After spending an hour or two at the top of the mountain, I was ready to head down. I’d originally planned on walking down, but eventually decided to take the cable car, since it was getting late and I’d already planned to make dinner for Juliana and Alex that night.
The next day, Friday was an overall lazy one. I spent the morning/early afternoon around the house with Juliana finally leaving for about 2 hours to do laundry. Upon my return, Juliana and I began to prepare for the small party she’d planned (partially in my honour) that night at her house.
All went well at the party that night, and a good time was had by all, including pretty much every person I know who currently lives in Vancouver. I don’t know if it’s a testament to the goodness of the party, or just that I’m writing this a week later, but I can’t seem to come up with any good stories about it…
(I absolutely love the ellipsis. My favourite piece of punctuation without question, even if I my use of it isn’t always strictly correct.)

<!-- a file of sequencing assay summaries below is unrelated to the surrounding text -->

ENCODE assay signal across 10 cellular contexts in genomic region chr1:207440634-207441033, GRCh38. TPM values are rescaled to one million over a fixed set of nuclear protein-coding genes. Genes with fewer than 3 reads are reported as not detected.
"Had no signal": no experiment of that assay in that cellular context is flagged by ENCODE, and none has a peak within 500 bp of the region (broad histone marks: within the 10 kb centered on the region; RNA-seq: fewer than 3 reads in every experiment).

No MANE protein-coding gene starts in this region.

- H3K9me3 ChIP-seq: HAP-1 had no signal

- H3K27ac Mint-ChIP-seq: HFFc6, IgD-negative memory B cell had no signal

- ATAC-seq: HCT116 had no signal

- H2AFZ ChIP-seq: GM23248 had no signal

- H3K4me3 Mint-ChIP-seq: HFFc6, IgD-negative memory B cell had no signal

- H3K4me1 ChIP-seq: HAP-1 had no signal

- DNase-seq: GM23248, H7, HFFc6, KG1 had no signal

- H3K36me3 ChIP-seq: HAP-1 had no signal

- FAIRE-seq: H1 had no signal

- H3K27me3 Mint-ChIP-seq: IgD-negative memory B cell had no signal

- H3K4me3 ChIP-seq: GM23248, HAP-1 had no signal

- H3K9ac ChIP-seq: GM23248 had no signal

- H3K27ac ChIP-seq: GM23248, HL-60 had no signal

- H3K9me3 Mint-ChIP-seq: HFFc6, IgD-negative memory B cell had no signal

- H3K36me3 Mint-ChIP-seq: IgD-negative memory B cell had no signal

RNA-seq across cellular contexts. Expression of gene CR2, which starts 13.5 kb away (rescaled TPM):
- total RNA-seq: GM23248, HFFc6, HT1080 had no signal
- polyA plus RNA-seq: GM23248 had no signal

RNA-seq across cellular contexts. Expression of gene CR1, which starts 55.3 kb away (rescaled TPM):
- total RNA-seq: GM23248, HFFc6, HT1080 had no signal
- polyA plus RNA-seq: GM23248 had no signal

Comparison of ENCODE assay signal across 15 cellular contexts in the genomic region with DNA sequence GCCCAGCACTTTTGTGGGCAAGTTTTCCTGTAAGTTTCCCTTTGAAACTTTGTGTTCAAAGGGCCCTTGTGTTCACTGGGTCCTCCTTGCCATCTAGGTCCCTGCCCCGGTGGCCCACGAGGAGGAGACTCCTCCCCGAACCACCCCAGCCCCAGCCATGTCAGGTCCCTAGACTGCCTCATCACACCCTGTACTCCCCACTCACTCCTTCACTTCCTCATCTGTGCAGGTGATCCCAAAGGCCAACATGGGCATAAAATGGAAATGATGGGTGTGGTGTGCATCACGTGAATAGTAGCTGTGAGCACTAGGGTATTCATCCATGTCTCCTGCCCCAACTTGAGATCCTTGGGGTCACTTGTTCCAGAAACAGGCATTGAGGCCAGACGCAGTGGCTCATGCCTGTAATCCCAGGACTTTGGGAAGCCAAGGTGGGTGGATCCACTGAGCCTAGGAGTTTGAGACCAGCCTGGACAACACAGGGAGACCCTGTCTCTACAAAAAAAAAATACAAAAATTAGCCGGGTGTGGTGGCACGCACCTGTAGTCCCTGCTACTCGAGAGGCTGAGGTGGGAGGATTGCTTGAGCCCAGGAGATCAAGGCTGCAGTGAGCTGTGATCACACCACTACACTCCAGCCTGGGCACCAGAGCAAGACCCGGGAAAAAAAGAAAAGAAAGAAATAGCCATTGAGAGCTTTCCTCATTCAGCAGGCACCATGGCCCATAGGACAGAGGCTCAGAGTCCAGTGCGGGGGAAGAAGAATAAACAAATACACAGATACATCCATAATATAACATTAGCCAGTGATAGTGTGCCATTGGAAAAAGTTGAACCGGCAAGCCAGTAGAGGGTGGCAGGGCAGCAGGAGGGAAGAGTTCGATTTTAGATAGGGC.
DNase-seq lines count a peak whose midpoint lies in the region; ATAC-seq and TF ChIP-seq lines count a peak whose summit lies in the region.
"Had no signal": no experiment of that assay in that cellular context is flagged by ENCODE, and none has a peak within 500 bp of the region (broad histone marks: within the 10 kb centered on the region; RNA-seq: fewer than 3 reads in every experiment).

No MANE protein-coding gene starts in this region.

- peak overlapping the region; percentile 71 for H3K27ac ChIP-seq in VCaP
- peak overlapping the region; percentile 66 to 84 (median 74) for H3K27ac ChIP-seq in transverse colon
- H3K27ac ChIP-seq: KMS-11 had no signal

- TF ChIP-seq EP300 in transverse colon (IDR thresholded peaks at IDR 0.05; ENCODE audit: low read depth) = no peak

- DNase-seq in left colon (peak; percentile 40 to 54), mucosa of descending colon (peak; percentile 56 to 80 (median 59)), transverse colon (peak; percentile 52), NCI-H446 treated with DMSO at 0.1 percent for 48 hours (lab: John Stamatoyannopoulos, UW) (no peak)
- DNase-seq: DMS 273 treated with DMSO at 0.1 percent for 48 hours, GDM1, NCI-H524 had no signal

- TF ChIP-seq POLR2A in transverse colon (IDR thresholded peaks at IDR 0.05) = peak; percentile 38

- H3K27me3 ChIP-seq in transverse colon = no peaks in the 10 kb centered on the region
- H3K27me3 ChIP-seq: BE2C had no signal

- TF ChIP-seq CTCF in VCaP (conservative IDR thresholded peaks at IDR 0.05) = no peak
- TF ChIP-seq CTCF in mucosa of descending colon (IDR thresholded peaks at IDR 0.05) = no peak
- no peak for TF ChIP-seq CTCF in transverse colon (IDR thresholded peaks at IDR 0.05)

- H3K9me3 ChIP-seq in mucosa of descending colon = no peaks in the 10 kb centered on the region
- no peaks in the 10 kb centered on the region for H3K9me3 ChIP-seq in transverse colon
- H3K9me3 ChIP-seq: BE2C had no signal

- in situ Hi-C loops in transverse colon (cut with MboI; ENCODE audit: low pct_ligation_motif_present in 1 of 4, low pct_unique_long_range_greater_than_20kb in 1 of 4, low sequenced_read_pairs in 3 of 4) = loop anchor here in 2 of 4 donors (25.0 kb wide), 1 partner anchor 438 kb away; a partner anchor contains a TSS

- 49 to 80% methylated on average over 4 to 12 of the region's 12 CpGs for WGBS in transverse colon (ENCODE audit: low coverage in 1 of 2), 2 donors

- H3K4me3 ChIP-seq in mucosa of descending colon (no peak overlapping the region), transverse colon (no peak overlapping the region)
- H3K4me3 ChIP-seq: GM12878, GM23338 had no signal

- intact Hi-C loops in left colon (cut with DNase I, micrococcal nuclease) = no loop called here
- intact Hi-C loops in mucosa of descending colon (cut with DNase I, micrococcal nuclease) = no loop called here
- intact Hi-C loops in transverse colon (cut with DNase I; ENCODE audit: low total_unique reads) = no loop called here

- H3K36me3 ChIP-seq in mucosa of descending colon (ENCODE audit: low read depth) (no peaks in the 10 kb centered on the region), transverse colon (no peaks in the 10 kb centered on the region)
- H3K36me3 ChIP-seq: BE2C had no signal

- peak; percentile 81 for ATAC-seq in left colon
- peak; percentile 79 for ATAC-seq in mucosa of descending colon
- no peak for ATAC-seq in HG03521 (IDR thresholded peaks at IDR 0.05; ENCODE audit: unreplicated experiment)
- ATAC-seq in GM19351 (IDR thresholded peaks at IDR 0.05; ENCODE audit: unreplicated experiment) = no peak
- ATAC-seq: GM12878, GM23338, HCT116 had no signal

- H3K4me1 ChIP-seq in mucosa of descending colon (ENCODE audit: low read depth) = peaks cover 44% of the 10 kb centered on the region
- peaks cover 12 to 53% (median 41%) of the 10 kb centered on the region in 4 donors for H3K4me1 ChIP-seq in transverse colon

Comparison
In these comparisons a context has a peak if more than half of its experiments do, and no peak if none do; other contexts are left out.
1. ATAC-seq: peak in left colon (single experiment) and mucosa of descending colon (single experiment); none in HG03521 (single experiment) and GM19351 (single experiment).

On to Saturday. The late morning and afternoon of Saturday was spent at Wreck Beach, this time with not only Juliana and Alex but a huge crew of other people including Dan Furst, Alexei, Alexei’s girlfriend (apologies, your name escapes me at the moment), as well as Meghan and Graham, two friends of Juliana’s from Toronto who I’m also acquainted with.
It was another gorgeous day at Wreck Beach, made somewhat more interesting (if not more fun) by one of the regular police inspections. There’s something a bit incongruous about four fully clothed police officers (bulletproof vests and all) walking along a beautiful sandy beach through a sea of (mostly) topless and nude sunbathers and swimmers. (me swimming at Wreck Beach)
After a bit more frisbee playing, swimming and lounging in the sun, it was time for me to depart the beach in order to meet up with Cindy, Nick and Steve (see A Visit to Montreal,) friends of mine from Montreal who also just happened to be in Vancouver at this time.
We had dinner at an all-you-can-eat sushi and Korean barbeque restaurant, and all left stuffed full of food. This left us in a position to do nothing any more active than to spend the rest of the evening sitting around on a (different) beach with the Montreal crowd and some friends of theirs from Vancouver. We lounged around on the beach until late into the night, talking, joking and just generally soaking up the last bits of the Vancouver atmosphere we could on this, our final evening in the city.